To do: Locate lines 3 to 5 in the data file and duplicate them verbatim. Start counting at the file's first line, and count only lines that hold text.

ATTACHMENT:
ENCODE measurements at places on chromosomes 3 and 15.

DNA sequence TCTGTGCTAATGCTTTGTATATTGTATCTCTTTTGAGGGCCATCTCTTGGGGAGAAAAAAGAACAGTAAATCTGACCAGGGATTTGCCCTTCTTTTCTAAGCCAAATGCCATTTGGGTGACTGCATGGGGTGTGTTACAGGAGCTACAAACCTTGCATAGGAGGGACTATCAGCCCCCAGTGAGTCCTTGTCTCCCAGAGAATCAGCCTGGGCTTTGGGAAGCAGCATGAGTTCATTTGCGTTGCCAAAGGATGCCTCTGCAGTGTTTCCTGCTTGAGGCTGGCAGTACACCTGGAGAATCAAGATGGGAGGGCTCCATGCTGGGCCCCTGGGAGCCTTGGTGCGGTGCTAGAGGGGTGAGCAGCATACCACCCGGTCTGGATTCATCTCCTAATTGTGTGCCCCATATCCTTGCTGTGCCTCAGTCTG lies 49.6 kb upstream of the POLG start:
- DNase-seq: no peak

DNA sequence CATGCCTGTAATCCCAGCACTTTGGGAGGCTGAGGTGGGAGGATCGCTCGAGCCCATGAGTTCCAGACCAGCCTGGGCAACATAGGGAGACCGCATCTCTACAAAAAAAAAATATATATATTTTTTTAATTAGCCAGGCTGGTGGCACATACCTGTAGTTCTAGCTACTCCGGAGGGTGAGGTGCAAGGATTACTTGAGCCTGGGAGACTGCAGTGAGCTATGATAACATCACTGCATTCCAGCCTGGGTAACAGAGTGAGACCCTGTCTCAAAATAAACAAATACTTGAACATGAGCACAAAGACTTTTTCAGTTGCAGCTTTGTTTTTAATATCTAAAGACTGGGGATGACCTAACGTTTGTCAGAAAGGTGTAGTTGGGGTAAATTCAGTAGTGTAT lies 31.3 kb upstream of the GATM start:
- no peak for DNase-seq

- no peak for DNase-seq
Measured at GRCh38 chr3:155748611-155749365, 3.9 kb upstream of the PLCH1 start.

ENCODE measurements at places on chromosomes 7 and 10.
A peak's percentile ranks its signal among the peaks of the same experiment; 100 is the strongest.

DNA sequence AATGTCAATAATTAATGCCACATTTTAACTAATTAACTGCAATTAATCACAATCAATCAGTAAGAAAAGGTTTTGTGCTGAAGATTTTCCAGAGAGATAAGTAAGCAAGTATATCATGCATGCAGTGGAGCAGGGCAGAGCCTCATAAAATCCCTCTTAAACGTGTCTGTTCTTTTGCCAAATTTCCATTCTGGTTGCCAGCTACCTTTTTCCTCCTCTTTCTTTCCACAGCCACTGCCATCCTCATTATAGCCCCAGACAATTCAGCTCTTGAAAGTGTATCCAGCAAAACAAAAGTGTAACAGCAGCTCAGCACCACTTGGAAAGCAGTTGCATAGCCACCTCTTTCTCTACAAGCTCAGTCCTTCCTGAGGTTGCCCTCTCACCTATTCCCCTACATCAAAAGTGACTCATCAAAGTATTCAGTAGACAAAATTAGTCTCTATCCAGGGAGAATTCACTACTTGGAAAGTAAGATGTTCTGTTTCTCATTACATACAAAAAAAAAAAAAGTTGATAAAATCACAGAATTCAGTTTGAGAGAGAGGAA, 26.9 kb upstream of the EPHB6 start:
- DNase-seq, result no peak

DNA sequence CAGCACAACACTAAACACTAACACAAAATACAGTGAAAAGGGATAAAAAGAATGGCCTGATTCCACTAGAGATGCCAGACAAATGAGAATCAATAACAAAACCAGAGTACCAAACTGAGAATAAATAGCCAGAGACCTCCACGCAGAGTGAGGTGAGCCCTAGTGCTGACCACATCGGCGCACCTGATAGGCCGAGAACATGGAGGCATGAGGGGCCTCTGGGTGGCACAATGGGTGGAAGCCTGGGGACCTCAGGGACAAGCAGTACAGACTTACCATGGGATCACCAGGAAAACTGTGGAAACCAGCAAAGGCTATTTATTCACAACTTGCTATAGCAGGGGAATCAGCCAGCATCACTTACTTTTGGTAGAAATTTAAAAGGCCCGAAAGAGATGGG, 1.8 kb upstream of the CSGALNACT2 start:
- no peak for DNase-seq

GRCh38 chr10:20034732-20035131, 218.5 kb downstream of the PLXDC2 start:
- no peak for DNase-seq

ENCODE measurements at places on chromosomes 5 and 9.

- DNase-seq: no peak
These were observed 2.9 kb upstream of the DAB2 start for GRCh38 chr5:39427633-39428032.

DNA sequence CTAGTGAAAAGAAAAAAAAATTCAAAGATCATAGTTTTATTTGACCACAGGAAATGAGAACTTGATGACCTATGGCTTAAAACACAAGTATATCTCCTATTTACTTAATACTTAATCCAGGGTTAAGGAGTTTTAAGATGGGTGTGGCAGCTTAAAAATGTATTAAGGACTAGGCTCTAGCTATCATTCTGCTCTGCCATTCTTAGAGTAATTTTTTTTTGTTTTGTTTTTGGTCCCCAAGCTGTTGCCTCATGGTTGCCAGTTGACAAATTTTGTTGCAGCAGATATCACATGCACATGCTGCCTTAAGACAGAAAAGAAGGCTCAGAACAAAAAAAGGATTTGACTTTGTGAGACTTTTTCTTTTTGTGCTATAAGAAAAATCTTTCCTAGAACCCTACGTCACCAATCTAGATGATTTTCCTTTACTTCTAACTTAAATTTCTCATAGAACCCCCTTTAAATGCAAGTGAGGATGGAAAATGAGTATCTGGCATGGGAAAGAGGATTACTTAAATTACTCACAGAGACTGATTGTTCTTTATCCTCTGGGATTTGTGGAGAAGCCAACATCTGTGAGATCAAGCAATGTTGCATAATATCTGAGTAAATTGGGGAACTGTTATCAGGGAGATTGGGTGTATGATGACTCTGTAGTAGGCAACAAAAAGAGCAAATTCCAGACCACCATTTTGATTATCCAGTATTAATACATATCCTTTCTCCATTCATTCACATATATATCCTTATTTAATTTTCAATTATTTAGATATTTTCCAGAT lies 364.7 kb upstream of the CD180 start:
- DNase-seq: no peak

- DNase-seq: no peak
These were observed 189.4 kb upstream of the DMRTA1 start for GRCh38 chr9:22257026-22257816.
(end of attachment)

- DNase-seq: no peak

DNA sequence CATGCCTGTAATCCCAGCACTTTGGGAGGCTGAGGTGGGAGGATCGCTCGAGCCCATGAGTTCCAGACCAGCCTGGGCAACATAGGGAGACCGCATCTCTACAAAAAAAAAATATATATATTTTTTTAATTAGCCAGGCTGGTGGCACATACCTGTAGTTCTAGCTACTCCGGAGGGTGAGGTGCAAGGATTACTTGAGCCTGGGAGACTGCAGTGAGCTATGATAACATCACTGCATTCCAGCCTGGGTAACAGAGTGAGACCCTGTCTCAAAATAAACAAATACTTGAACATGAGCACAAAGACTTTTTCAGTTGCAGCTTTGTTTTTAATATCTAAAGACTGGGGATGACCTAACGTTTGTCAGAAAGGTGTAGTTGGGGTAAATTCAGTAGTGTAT lies 31.3 kb upstream of the GATM start:
- no peak for DNase-seq